User’s Guide

Ceramic Fireplace

Things to check before your 1st fire

  • Clean the the pipe thoroughly with an alchohol based solvent (e.g. Methelated Sprits, Benzine). Any fingerprints left by the installers will burn into the surface unless cleaned thoroughly.
  • The inner pipe of the double insulated Endcap flu MUST be pulled down by at least 60mm up to a maximum of 300mm. The raised ring machined into the inner pipe must not be snug up against the shiny endcap moulding.
  • Dust the pot and wipe clean with a damp cloth – no detergent.
  • Unscrew the ceiling plate and check for adequate insulation around the pipe where it goes through.
  • Make sure that the pipe fits snugly into the cast iron flue ring up to the raised bulge in the pipe. Also check that no fire cement has been used here – the fibreglass rope is all that is required.
  • Has the fire cement been applied only on the inside of the pot at the pot/lid join? (must dry for 12 hours)
  • Dry sand in the bottom of the pot up to just below the mouth. Vermiculite (available from nurseries) can also be used.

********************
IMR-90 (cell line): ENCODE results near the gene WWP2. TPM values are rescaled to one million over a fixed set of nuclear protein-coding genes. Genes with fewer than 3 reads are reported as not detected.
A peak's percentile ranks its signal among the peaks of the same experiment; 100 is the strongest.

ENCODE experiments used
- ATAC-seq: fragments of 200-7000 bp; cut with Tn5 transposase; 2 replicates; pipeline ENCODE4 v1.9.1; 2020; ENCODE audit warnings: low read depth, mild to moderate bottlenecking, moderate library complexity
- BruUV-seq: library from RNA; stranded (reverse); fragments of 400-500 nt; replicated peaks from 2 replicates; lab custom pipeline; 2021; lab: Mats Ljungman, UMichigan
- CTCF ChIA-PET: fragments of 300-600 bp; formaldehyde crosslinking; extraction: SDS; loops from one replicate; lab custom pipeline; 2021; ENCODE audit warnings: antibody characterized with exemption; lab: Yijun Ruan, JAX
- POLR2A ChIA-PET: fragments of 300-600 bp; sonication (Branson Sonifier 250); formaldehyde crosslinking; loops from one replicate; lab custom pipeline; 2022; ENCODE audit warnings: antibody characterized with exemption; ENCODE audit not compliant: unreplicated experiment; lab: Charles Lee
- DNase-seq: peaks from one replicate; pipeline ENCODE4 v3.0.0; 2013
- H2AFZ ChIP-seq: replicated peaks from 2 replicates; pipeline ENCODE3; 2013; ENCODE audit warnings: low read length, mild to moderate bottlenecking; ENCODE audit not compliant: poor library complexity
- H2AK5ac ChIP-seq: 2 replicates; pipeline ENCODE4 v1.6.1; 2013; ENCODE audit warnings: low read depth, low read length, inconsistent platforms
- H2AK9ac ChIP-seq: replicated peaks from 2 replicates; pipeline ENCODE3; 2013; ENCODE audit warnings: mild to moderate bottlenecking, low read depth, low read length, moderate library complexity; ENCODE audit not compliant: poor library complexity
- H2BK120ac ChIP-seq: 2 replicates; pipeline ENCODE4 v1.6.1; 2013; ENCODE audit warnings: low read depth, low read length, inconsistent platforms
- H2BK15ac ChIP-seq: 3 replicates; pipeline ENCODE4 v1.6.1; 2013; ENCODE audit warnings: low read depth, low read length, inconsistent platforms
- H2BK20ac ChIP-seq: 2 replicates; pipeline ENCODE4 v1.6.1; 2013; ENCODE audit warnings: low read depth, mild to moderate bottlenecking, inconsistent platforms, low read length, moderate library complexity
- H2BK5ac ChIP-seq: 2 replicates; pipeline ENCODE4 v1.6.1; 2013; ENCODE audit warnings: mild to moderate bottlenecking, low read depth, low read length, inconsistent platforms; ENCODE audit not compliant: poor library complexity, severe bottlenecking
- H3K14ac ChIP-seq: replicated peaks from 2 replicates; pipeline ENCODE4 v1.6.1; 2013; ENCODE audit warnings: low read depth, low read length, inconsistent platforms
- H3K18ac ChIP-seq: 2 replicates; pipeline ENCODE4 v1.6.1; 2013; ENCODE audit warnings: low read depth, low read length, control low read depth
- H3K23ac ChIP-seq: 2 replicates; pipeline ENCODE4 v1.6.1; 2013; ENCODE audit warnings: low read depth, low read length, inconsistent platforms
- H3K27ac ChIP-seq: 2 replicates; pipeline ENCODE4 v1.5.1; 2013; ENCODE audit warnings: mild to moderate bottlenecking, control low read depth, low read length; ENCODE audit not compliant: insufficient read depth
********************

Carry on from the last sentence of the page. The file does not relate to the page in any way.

• If possible, check the water seal on the roof. Water with a hose and make sure no water is running down the outside OR the inside of the chimney. Alternatively, check after or during a rain storm.

Best way to light a fire

Always use seasoned, dry wood or charcoal to make a fire. Coal or Anthracite is not suitable as it needs a secondary airflow for complete combustion. However, you can place a lump or two into a hot wood fire to prolong the heat output.

The most efficient way to use your Earthfire, is to build a large fire initially. Once the pot is hot – this takes about 25min – the heat is stored in the clay body and is radiated out slowly. Much like a hot rock – you will only need to add 3 or 4 logs to the fire every 45min to an hour. It does not smell after a fire or smoke into the room, like many open fireplace do, because the ratio between the size of the mouth and the size of the chimney is optimized for a strong draw. The wood is burnt to a very fine ash that does not smell or take up a lot of space